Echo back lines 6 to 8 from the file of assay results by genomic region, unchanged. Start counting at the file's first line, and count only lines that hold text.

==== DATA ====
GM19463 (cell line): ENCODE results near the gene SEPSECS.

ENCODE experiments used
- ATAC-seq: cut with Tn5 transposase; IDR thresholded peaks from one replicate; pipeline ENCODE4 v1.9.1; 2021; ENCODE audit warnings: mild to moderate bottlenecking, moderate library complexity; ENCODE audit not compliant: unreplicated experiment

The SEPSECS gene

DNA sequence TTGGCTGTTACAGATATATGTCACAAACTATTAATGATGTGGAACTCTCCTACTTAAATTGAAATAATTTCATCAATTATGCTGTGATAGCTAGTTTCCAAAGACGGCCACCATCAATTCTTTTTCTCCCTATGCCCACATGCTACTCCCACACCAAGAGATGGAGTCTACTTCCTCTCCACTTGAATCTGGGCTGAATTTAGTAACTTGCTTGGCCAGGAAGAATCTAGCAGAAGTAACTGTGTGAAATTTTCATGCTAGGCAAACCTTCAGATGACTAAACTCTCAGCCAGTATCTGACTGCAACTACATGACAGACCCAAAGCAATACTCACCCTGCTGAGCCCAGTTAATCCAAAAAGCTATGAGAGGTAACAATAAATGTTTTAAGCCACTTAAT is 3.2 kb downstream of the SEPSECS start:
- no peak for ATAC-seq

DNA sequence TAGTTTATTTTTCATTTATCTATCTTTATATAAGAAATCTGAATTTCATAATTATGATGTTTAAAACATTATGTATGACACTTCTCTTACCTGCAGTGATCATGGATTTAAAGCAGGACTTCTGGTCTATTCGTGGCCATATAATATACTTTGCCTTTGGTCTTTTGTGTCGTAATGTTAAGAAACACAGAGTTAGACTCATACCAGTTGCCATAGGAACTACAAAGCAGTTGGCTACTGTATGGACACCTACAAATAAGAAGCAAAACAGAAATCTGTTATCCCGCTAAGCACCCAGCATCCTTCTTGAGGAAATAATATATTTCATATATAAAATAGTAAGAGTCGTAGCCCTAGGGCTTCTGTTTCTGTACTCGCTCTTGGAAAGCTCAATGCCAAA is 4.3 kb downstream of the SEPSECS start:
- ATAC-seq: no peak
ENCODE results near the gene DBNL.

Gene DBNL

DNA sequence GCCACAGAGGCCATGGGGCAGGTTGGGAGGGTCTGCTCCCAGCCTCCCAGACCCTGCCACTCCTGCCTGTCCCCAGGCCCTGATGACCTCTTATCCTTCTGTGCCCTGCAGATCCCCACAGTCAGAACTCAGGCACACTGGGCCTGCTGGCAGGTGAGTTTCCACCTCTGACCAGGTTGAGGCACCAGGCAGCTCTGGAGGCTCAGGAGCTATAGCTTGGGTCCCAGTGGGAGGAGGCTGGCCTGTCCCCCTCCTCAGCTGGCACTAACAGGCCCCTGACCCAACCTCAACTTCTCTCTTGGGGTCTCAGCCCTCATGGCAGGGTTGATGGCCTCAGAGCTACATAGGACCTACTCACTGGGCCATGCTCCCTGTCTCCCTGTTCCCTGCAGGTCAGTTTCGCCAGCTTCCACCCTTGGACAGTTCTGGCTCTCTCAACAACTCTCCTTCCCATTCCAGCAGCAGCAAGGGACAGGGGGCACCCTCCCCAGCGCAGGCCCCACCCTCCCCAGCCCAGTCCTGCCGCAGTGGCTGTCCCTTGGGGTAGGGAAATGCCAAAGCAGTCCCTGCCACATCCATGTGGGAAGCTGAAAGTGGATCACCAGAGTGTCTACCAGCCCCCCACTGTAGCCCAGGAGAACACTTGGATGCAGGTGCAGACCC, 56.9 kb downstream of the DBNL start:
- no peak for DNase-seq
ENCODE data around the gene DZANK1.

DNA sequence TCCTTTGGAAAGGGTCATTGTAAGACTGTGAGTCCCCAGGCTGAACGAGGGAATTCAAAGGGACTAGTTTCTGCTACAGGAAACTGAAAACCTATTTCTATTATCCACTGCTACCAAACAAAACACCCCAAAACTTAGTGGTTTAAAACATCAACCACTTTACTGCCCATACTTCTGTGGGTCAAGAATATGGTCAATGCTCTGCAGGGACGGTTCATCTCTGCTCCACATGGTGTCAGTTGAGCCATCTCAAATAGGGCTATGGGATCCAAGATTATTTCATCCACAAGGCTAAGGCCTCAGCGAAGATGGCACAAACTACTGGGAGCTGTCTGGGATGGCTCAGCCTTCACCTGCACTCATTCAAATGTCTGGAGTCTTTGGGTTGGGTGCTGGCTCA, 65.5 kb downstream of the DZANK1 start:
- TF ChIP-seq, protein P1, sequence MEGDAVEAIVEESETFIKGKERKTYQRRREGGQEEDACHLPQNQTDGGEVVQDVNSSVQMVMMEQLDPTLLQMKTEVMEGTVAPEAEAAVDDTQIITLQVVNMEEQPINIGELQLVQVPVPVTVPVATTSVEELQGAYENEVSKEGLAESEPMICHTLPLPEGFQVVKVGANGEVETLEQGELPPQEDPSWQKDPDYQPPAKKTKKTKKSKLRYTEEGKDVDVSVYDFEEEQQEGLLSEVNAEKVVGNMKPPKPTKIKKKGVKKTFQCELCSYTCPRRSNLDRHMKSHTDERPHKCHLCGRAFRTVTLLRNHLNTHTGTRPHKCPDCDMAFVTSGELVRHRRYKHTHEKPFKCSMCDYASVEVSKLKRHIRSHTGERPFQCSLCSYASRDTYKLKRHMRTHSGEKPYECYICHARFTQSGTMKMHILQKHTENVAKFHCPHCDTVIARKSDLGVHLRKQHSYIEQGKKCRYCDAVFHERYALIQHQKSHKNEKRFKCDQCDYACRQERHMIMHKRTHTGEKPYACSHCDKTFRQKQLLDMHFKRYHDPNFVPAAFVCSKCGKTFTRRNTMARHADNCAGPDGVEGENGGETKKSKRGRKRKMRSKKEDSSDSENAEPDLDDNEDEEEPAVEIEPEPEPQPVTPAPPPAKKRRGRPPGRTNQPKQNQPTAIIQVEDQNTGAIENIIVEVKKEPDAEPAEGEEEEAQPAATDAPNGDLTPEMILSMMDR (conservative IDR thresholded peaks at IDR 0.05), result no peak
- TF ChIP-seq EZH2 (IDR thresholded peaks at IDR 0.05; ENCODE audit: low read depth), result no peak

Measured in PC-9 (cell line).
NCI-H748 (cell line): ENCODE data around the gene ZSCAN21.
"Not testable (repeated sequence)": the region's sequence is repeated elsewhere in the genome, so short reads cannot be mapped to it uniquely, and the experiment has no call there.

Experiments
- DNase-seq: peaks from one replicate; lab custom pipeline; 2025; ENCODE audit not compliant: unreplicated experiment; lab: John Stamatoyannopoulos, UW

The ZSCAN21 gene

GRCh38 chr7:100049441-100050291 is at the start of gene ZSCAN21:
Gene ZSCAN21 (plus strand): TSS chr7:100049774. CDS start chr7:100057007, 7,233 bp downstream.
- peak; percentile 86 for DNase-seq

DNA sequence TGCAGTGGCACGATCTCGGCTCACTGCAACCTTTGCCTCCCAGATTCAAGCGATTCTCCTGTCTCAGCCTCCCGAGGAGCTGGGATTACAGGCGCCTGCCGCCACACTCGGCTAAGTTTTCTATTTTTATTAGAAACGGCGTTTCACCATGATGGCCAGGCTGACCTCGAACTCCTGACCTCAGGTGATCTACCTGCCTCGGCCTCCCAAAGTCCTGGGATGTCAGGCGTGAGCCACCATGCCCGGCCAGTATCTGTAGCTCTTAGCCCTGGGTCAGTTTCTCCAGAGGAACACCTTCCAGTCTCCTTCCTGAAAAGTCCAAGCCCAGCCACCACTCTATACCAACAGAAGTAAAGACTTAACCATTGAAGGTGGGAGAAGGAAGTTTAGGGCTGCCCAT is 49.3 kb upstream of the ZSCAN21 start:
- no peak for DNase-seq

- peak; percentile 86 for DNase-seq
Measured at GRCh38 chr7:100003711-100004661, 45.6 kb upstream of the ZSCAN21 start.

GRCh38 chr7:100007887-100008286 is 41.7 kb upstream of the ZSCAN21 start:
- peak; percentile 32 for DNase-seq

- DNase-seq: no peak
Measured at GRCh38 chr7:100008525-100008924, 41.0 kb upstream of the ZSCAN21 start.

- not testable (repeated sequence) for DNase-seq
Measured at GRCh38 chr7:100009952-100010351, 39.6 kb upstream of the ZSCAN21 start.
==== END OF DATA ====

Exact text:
- no peak for ATAC-seq

DNA sequence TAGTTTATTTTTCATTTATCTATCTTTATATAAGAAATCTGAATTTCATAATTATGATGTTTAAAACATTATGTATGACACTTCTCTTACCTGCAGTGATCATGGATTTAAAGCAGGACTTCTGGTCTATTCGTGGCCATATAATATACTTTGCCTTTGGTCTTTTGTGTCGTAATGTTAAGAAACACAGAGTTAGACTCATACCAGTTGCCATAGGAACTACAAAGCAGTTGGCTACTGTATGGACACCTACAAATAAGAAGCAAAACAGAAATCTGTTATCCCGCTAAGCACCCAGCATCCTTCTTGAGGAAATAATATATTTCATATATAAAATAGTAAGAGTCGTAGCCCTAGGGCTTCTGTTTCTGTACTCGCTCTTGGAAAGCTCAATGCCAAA is 4.3 kb downstream of the SEPSECS start:
- ATAC-seq: no peak